“The Enchantress of Florence” by Salman Rushdie

enchantressI don’t quite know what to make of this book. There were so many storylines in so many countries at so many different times, all overlapping and sloshing around at the same time, that at times the book became overwhelming. The writing is beautiful, the concept fascinating, but somehow I didn’t find the book as compelling as I expected to.

I went to see Salman Rushdie at the Southbank Centre in London last year and he read from the book and talked about it. It sounded fascinating – the main theme is the relationship between East and West, how each perceives the other, how in the end there are more similarities than differences. It’s also about storytelling – the plot is driven by a traveller from Italy who turns up at the Mughal court with a bizarre, unbelievable tale to tell. His life depends on telling the story and being believed. He’s not the only character in the book who faces this situation – Argalia saves his own life several times by telling tall tales as he goes from Italian orphan to stowaway to fearsome Turkish warrior to powerful Florentine condottiere. Meanwhile the Mughal emperor Akbar has so powerful an imagination that he invents an imaginary wife who acts as a character in the novel.

At times I was swept up by all the beauty in the writing, the dazzling stories within stories within stories, the skill with which Rushdie constantly sails close to the wind, presenting us with increasingly bizarre and unbelievable situations and yet somehow always keeping the story just about believable. But when it was all over, I was left feeling a little disappointed. I think perhaps there was just so much going on that I never developed a real affinity for any particular character. I was so busy trying to remember the names of the enormous cast of characters and how they related to each other, and then having to restart all over again each time the book shifted to a different continent or century, that I had no time or mental energy left over for caring about the characters themselves. So while I enjoyed the story and how it was told, I didn’t really care how it would end. And while the book dazzled me as I read it, I don’t think I’ll remember it for very long.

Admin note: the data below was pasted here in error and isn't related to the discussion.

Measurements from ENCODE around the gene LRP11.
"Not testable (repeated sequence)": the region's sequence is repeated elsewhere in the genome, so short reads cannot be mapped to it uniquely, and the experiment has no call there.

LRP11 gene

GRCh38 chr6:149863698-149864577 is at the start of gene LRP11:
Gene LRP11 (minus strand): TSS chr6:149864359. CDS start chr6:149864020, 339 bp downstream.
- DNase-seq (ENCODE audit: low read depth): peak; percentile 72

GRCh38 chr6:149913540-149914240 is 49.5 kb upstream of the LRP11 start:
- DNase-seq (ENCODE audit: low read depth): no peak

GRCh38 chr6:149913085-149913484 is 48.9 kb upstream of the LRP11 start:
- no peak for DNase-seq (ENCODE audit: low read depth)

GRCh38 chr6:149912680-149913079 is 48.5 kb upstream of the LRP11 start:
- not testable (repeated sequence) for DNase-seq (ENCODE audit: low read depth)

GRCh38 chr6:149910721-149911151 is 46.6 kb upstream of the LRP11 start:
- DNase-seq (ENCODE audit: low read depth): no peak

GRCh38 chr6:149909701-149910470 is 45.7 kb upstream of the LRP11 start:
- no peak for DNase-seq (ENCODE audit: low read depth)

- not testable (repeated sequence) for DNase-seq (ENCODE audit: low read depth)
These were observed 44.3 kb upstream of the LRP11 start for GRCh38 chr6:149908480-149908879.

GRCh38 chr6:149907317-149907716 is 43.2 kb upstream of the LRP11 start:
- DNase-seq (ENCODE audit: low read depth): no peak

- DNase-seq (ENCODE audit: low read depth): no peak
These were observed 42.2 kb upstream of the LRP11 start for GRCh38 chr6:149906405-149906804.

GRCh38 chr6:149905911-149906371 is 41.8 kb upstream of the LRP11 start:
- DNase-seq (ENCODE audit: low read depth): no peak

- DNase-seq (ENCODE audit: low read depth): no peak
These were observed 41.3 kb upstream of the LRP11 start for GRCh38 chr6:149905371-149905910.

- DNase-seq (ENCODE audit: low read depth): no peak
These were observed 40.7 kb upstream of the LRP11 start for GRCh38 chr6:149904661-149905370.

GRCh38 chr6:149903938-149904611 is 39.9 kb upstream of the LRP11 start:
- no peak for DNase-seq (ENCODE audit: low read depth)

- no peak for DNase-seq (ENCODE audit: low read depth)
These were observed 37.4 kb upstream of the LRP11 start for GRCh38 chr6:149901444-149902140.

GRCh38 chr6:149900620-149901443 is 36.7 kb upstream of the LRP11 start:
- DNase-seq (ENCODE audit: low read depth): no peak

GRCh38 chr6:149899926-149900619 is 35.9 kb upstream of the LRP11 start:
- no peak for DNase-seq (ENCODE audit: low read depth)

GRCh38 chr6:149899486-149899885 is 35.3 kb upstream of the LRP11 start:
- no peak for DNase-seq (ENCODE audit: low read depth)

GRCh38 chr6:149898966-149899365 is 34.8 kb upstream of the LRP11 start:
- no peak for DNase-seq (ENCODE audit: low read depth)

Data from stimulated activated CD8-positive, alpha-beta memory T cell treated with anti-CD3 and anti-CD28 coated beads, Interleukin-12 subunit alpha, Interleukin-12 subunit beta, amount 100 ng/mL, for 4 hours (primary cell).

Liked this post? Try my free monthly newsletter!

I don’t spam or share your email address with anyone!
Read more in my privacy policy

There are 3 comments

  1. I’ve kind of expected The Enchantress won’t be as compelling as Midnight’s Children, from a lot of reviews I’ve read. But I still do want to read it, because I think I’m a sucker for writing more than the story sometimes. What I love about Rushdie is he just blows me away with his words and sometimes it doesn’t really matter what happens. I know he might be a bit indulgent, and I did dislike Fury for that. But your review of Enchantress reminds me of my first Rushdie read: The Moor’s Last Sigh. It was all so complicated but the writing was fabulous. So I’m prepared to head on to this and I hope to be a bit disappointed so I might be less inclined to be so.

  2. I can appreciate exactly what you are saying Andrew, and felt much the same way when reading One Hundred Years of Solitude by Gabriel Garcia Marquez.

    I have never read anything by Rushdie, but continue to hear conflicting reviews of his work. I think in the interest of being well informed I will have to prioritize one of his books.

  3. Interesting, your review is in line with every other I’ve read, even the real Rushdie fans don’t seem wholly taken by this one.

    I’m interested in Rushdie, but not having seen a single wholly positive review for this work, I don’t think I’ll be adding it to my to be read pile anytime soon. If I prioritise one of his books, it will I think be one of the earlier ones, Midnight’s Children perhaps.

    Stories about storytelling are risky things, the final story in Vikram Chandra’s Love and Longing in Bombay is all about storytelling itself – it contains a story told by a storyteller about a couple who meet through telling each other stories, and so there are stories nested within a story which in turn is nested within the overall work by Chandra itself. I found it fairly dazzling, but then I found Love and Longing in Bombay dazzling generally, it’s a bloody hard to pull off though and my impression (based admittedly on second hand reports, not having read it myself) is that this time Rushdie didn’t quite manage.

    The rest of the Chandra is also excellent by the way, that final story is him pulling the stops out a bit, I wouldn’t want to give the impression the whole thing is literary trickery, it’s really not.

Leave a Reply